by Marcus Sheridan

Content is king, as the saying goes. One book that embodies this sentiment is They Ask You Answer. As the age of the Internet continues to grow, quality content has risen to the top as the differentiator. Sheridan argues that money spent on traditional advertising could be saved and better spent by dedicating time to the free endeavor of writing great content online.

His theory, proven by what all of us do every day, is that when someone (a potential customer specifically) has a question, they search for it online. Wouldn’t you rather be the first result on search engines right at that moment rather than guessing with billboards, radio, and television?

When you make the switch from advertising to answering, and position yourself as a trusted voice to turn to, you become the authentic, authority figure. The strategy of attracting leads with content is most often called inbound marketing. We use inbound methods for almost every client including blogs, social media, web content, newsletters, and more. 

Every good marketing plan is a healthy mix of both inbound and outbound content, however, so don’t fail to continue important lead-finding measurable methods like digital ads and remarketing.


Building a Story BrandBuilding a StoryBrand (2017) 

by Donald Miller

If you skipped to the end, you missed a lot of great books, but we understand. That’s rule number one of a BrandScript, so you better be taking notes already! Understanding your audience is the key to StoryBrand. The enlightened twist that Miller brought to the marketing world is likening a movie script to your brand’s messaging. 

Not only is creating a BrandScript useful, but it’s fun which is the secret ingredient. The main idea that StoryBrand is that the audience is the hero of the story, not your business. This is the hard, but necessary part the made StoryBrand so popular and effective. So many models focus internally, or with the customer/client/audience as a piece. But Miller flips the script (bad pun).

In this story, your business is the guide that helps the hero achieve something. You are the Obi-Wan Kenobi to Luke Skywalker trying to destroy the Death Star as Miller puts it. Or helping Luke buy a new land speeder. That script is roughly:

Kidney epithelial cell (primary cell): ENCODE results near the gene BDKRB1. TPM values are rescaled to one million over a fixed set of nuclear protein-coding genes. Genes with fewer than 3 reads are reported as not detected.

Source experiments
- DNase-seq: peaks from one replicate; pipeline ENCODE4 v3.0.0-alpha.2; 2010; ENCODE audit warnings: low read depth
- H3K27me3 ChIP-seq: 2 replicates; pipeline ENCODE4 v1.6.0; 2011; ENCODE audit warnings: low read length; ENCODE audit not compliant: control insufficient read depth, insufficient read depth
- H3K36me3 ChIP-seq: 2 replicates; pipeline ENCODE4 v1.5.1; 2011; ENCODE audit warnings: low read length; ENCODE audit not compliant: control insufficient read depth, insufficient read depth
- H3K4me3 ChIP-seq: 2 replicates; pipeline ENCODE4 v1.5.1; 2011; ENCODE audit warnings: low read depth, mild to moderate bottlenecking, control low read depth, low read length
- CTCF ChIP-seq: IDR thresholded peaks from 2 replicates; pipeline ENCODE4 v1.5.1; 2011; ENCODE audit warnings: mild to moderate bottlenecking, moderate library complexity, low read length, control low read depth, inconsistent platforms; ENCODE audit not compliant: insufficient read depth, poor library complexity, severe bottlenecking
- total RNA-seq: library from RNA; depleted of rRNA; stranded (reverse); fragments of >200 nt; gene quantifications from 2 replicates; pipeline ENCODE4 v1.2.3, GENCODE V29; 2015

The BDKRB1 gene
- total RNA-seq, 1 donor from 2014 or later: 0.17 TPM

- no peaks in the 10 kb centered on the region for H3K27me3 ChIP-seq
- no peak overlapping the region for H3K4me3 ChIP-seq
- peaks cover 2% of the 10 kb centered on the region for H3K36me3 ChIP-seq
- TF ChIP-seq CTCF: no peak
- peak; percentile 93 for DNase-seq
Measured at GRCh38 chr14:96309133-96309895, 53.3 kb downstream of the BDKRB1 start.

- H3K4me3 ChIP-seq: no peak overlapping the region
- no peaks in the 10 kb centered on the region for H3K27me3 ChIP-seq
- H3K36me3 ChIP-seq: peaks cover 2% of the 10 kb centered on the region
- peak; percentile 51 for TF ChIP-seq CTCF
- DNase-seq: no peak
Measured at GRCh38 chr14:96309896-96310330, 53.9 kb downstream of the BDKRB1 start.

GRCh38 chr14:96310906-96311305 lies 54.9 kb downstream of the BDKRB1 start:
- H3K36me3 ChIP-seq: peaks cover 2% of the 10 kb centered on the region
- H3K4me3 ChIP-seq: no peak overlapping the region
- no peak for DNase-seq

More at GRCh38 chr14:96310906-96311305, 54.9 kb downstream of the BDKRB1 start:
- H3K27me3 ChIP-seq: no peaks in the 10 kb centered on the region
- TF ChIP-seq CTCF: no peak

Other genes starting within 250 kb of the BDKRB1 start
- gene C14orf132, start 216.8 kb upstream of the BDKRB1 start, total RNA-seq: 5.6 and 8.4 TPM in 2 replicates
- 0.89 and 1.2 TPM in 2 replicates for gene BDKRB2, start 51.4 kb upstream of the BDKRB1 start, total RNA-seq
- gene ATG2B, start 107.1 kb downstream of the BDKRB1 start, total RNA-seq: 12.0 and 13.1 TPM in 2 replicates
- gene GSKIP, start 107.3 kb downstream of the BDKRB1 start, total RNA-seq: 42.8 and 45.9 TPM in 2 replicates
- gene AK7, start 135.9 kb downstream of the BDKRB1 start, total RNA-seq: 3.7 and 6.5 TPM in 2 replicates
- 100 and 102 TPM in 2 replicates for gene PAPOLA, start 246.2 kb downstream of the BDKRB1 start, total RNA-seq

1. Character
  2. Problem
  3. Guide
  4. Plan
  5. Call to Action
  6. Success/Failure

StoryBrand is a great tool to use when creating a website or content plan because it unlocks how you should be talking to your audience and positioning yourself in that process. We regularly use a BrandScript with clients to help create consistent messaging throughout mediums that laser focuses on making conversions.


Epilogue, or Final Takeaways

There is no one ring (to rule them all) when it comes to marketing. We love to read at 1 Bold Step so we can’t wait to see what the next release to make our list down the road will be.  Have we missed a favorite book of yours?  Let us know and we’ll add it to our list!

Every client, project, audience, and team is different, so that’s why it’s important to have a strong toolbox. All of these books have played a part in inspiring the work we do and allowing us to help companies optimize and grow.

We highly recommend starting with these if you’re entering the industry, looking to broaden your own toolbox, or if you’re nerdy like us and read business books for fun now and then (with wine if you’re our CEO and Founder, Jen).

About 1 Bold Step

At 1 Bold Step we believe that everything can be more efficient, but especially marketing. Acting as an extension of a client’s marketing department (onsite or virtually), we help create systems, order, and accountability. With a focus on increasing sales and proving return on marketing investment, we’re determined to change marketing from overhead to value add.